When you think of mainland China, one of two cities probably comes to mind – Beijing and Shanghai. While Shanghai is China’s most modern, bustling business town with incredible architecture, Beijing remains the top city for travellers who come here for more than the Peking duck. Beijing is the historical centre and capital of both ancient and modern China.
A Merging of Past and Present
Beijing is a near-perfect blend of modernization meeting old world tradition. Even with the centuries of history that have been preserved, the hyperactive city has reinvented itself to meet the needs of its more than 20 million residents. Our four-day package helps first-time visitors take in Beijing’s top sites and is easily combined with other cities or packages in China.
No trip to Beijing is complete without visiting the Forbidden City, one of the most impressive historical sites in the world, and former home of China’s emperors. With 720,000 square meters full of history, and a site that required 32 million bricks and 14 years to restore, it is a UNESCO World Heritage site and an utterly unforgettable experience. It’s not just one palace, of course. Think of this place as a historical site with plenty of palaces, courtyards, pavilions, gardens, and more than 10,000 rooms.
The three main parts to the site include an outer court, where the emperor would entertain or welcome guests of state; the inner court, where the emperor lived with his empress and concubines; and the Imperial Garden, a private garden where the Imperial family would relax or entertain. Originally built between 1406 and 1420, most of what you’ll actually see dates from the 18th century and the Qing Dynasty.
Where History Was Made
History has been made at the infamous Tiananmen Square, the Gate of Heavenly Peace, more than once. In 1949, this was the site where Chairman Mao announced the People’s Republic of China’s establishment. The site remains the largest square in the world. Each of the four cardinal directions offers something different, including Chairman Mao’s Mausoleum to the south, and the Great Hall of the People to the west. Spend a few moments in front of the 38-meter tall Monument of the People’s Heroes, which was completed in 1958. This place is quite capable of making you feel very small, so bring the camera.
Relatively close by is the Summer Palace, a 290-acre park that was a summer resort for emperors. With plenty of beautiful gardens to complement the natural beauties of the area, it was listed as a UNESCO World Cultural Heritage Site in 1998. The 17-Arch bridge is a beauty in any season, and the Great Opera Hall is as serene as they come. These three sites – the Summer Palace, Forbidden Palace, and Tiananmen Square, might up a perfect historical day of exploration through Beijing. These are best combined with a visit outside of Beijing to the Great Wall of China, which has a few sections you could visit in a day, and are most certainly on everyone’s list of sites to see in China.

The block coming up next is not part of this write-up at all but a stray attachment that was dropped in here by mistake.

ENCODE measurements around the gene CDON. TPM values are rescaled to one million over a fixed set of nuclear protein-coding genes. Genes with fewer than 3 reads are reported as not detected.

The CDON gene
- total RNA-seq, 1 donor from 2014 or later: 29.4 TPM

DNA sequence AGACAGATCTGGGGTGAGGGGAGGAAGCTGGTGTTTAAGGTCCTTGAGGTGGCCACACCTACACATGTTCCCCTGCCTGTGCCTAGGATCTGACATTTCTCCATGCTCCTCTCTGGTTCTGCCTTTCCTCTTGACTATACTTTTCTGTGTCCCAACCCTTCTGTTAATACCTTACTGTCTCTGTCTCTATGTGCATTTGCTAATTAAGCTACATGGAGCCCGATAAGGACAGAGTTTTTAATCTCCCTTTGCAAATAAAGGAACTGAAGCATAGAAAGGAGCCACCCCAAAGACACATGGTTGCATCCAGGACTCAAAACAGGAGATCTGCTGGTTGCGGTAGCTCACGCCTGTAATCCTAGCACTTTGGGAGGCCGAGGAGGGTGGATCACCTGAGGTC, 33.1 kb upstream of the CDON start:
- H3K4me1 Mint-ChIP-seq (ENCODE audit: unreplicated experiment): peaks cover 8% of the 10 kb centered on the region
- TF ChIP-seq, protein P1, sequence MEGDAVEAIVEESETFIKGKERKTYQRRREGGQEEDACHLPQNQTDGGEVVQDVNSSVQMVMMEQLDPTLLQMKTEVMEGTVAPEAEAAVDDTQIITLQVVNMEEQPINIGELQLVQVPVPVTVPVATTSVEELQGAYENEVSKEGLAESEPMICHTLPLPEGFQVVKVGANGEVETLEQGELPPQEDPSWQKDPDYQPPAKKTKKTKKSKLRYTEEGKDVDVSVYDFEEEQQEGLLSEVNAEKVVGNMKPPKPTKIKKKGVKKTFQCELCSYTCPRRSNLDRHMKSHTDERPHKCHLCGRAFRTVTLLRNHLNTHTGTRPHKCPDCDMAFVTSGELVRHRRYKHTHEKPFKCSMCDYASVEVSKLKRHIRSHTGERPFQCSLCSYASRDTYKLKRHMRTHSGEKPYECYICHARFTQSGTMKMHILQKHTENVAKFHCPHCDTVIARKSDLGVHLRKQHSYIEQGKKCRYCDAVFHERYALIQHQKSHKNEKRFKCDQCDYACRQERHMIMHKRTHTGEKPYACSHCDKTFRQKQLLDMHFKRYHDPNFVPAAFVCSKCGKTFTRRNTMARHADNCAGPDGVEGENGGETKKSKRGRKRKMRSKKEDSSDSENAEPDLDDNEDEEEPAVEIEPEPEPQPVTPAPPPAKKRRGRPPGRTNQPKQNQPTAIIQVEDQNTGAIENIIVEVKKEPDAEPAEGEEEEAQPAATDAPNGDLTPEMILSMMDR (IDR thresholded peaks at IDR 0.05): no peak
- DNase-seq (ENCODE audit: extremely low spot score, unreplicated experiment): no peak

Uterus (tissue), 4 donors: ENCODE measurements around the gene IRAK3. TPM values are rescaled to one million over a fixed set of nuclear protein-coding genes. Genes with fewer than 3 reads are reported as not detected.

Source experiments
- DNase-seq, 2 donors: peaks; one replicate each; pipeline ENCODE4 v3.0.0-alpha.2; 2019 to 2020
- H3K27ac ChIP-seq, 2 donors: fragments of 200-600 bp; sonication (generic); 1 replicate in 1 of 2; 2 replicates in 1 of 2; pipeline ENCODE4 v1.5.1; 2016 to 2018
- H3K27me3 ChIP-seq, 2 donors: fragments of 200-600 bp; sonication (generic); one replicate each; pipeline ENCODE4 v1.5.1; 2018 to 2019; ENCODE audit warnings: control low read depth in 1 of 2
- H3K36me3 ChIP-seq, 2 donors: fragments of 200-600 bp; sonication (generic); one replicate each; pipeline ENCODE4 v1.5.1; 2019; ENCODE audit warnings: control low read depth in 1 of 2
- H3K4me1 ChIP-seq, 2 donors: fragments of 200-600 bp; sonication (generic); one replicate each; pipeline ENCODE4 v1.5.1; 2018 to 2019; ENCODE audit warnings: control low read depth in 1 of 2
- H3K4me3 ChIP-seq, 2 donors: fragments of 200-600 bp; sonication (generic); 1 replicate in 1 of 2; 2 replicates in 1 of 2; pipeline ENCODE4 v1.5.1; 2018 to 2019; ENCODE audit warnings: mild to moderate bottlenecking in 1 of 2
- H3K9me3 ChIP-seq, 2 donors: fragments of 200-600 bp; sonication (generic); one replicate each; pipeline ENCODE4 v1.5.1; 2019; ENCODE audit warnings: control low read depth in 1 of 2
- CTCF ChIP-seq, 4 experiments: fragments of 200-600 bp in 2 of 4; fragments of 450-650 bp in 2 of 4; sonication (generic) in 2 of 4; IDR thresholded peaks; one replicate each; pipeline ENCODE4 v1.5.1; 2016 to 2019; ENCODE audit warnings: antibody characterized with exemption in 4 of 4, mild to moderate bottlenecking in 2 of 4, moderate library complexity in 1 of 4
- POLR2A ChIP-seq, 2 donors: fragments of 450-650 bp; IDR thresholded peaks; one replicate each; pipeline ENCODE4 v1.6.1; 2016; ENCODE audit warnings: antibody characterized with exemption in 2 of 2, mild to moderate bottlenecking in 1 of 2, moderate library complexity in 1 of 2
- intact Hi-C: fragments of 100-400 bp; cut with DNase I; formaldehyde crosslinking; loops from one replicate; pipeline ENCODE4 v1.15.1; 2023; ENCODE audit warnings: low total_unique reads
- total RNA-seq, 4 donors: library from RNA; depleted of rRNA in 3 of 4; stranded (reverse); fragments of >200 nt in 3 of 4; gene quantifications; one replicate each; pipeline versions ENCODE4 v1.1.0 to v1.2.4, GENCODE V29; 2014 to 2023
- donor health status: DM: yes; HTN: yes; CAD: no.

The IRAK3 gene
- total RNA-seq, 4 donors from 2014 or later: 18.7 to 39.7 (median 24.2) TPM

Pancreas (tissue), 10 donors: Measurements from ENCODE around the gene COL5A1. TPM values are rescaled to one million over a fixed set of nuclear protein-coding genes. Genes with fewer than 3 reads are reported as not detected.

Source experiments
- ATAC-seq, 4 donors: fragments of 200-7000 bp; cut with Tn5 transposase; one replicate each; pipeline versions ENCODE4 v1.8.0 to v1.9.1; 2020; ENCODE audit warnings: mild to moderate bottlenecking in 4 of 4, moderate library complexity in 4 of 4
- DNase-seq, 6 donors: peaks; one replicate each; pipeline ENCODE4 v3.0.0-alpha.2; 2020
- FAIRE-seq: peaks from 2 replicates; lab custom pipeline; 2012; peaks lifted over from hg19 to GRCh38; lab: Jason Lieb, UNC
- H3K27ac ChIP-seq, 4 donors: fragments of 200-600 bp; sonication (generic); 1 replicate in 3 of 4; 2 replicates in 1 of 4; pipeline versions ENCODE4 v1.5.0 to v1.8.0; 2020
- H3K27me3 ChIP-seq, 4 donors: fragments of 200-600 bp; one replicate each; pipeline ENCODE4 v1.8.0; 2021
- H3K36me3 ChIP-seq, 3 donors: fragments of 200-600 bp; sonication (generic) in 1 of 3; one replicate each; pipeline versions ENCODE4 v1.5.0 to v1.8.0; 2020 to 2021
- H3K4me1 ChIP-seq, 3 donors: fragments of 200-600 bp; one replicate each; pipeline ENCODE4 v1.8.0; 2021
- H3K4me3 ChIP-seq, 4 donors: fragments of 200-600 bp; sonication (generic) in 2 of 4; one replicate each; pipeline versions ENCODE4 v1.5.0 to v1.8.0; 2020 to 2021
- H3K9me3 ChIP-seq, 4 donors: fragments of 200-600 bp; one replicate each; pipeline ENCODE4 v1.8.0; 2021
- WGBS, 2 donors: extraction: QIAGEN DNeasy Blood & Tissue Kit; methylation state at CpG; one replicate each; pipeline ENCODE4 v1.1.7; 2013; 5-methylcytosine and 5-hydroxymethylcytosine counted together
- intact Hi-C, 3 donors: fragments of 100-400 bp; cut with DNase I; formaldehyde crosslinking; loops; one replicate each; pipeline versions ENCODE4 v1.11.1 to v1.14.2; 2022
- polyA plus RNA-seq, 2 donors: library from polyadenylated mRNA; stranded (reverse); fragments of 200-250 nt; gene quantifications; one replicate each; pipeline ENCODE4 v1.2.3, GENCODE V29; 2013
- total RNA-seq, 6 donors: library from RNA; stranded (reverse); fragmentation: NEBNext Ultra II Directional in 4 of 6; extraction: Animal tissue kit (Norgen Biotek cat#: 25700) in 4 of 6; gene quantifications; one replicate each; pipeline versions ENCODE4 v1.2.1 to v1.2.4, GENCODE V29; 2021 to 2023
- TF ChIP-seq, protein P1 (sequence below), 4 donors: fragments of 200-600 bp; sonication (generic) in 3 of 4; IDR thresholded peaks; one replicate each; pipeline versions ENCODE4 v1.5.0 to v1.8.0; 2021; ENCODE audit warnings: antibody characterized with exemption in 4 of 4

Plenty More to See
So most readers have heard of these places listed above, but plenty more sights exist along the way. While these aren’t secrets by any means, our personal recommendation is to do a hutong tour, featuring a visit to the old neighborhoods with narrow, twisting streets. You’ll really feel like you’ve gone back in time when you’re surrounded by residents of Old Beijing, and if you’re up for it, bicycles are the way to go!
Half Day Hutong Tour With Lunch, Beijing
You can visit the Dirt Market, also known as the Panjiayuan Antique Market, which sells literally anything and everything around. Whether you’re into arts and crafts, clothing, luggage, or Buddhist statues, this market is open every day and offers more than 4,000 shops to browse – and here, bargaining is the ordering of the day. Don’t forget about a classic Peking duck dinner for a delight that’s been enjoyed for centuries. Peking was the ‘old’ name of Beijing, as pronounced by Westerners, and is still recognizable on old maps.
Beijing has plenty of modern and futuristic sights to transport you back to the 21st century. If you watched the 2008 Summer Olympics in Beijing, you saw plenty of pictures of the Birds Nest Olympic Stadium. It’s still a major attraction today and is the site for plenty of football matches and concerts. Speaking of modern, perhaps the most modern subway system in the world is here in Beijing, where they added 13 subway lines in time for the Olympics! The system handles more than 10 million people every weekday, and one actually links the airport with the city centre. With 18 lines and more than 300 stations, signs in English, and helpful arrows as to where to line up, the subway makes getting around this huge city surprisingly easy.
We can’t talk about modern Beijing without mentioning the Dashanzi Art District, once home to a huge Chinese factory with a functional German/Bauhaus style. After becoming obsolete in the 1980s, the area came alive as the epicenter of Beijing’s artistic community in the 1990s. Today, the avant-garde art community is alive and well here.
These are just a few places you’ll enjoy while in Beijing.
4-Day Beijing Great Wall